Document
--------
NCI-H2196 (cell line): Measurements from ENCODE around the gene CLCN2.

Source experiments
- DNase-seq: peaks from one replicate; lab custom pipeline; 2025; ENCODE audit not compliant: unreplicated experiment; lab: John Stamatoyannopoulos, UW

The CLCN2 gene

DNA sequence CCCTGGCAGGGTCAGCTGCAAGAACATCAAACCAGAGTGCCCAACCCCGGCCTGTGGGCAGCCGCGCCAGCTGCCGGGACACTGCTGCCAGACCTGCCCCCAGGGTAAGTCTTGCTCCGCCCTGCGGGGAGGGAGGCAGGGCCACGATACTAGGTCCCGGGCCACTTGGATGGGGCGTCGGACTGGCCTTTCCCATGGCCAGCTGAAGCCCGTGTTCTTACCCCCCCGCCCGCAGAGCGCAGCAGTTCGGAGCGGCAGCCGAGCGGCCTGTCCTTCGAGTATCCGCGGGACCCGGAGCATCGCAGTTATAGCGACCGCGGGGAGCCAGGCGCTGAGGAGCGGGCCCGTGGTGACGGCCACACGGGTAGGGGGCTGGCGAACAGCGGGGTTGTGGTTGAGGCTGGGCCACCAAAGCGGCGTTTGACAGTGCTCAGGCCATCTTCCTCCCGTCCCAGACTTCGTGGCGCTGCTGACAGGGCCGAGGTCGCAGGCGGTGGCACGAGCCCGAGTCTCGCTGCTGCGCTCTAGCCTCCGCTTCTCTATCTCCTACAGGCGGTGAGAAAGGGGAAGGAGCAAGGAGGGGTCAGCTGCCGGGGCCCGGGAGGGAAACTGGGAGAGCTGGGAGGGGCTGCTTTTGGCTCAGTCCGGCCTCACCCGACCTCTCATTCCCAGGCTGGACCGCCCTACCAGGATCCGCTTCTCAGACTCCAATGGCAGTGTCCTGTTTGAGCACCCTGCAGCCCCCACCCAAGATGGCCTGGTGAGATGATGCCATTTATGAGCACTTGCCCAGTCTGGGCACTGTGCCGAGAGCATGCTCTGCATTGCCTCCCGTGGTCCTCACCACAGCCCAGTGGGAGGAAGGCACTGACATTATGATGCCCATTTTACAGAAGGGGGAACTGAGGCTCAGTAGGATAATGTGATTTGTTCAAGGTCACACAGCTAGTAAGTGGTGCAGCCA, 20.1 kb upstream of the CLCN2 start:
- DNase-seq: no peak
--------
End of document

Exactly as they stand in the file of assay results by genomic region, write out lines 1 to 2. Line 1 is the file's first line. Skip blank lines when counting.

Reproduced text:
NCI-H2196 (cell line): Measurements from ENCODE around the gene CLCN2.

Source experiments